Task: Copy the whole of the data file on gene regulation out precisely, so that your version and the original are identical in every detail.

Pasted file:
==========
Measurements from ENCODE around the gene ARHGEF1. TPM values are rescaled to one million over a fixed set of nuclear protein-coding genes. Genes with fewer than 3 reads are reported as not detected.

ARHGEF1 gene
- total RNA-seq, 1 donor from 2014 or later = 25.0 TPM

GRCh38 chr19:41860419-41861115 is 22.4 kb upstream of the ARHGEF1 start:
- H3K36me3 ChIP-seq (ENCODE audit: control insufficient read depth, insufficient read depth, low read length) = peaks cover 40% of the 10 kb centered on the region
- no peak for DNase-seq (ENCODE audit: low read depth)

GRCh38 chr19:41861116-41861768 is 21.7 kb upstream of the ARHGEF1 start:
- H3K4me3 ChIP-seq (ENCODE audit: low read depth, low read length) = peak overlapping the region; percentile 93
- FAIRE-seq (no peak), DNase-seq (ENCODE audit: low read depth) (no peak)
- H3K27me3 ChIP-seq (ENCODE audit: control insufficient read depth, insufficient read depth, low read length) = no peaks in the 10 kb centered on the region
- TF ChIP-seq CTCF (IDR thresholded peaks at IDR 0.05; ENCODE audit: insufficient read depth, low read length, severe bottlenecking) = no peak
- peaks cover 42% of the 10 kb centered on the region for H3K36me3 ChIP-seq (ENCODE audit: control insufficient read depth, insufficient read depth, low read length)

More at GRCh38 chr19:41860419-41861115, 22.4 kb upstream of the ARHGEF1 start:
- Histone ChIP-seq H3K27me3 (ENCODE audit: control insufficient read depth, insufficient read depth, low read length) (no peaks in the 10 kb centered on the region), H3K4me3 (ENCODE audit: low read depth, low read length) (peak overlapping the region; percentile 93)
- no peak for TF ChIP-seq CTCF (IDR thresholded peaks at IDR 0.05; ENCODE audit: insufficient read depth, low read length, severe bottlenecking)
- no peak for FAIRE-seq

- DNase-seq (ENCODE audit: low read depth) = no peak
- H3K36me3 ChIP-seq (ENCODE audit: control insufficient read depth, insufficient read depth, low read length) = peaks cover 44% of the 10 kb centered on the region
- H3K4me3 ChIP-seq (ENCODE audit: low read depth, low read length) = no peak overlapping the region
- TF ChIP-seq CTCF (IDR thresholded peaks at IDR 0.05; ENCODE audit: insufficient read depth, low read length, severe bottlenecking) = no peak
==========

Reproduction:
Measurements from ENCODE around the gene ARHGEF1. TPM values are rescaled to one million over a fixed set of nuclear protein-coding genes. Genes with fewer than 3 reads are reported as not detected.

ARHGEF1 gene
- total RNA-seq, 1 donor from 2014 or later = 25.0 TPM

GRCh38 chr19:41860419-41861115 is 22.4 kb upstream of the ARHGEF1 start:
- H3K36me3 ChIP-seq (ENCODE audit: control insufficient read depth, insufficient read depth, low read length) = peaks cover 40% of the 10 kb centered on the region
- no peak for DNase-seq (ENCODE audit: low read depth)

GRCh38 chr19:41861116-41861768 is 21.7 kb upstream of the ARHGEF1 start:
- H3K4me3 ChIP-seq (ENCODE audit: low read depth, low read length) = peak overlapping the region; percentile 93
- FAIRE-seq (no peak), DNase-seq (ENCODE audit: low read depth) (no peak)
- H3K27me3 ChIP-seq (ENCODE audit: control insufficient read depth, insufficient read depth, low read length) = no peaks in the 10 kb centered on the region
- TF ChIP-seq CTCF (IDR thresholded peaks at IDR 0.05; ENCODE audit: insufficient read depth, low read length, severe bottlenecking) = no peak
- peaks cover 42% of the 10 kb centered on the region for H3K36me3 ChIP-seq (ENCODE audit: control insufficient read depth, insufficient read depth, low read length)

More at GRCh38 chr19:41860419-41861115, 22.4 kb upstream of the ARHGEF1 start:
- Histone ChIP-seq H3K27me3 (ENCODE audit: control insufficient read depth, insufficient read depth, low read length) (no peaks in the 10 kb centered on the region), H3K4me3 (ENCODE audit: low read depth, low read length) (peak overlapping the region; percentile 93)
- no peak for TF ChIP-seq CTCF (IDR thresholded peaks at IDR 0.05; ENCODE audit: insufficient read depth, low read length, severe bottlenecking)
- no peak for FAIRE-seq

- DNase-seq (ENCODE audit: low read depth) = no peak
- H3K36me3 ChIP-seq (ENCODE audit: control insufficient read depth, insufficient read depth, low read length) = peaks cover 44% of the 10 kb centered on the region
- H3K4me3 ChIP-seq (ENCODE audit: low read depth, low read length) = no peak overlapping the region
- TF ChIP-seq CTCF (IDR thresholded peaks at IDR 0.05; ENCODE audit: insufficient read depth, low read length, severe bottlenecking) = no peak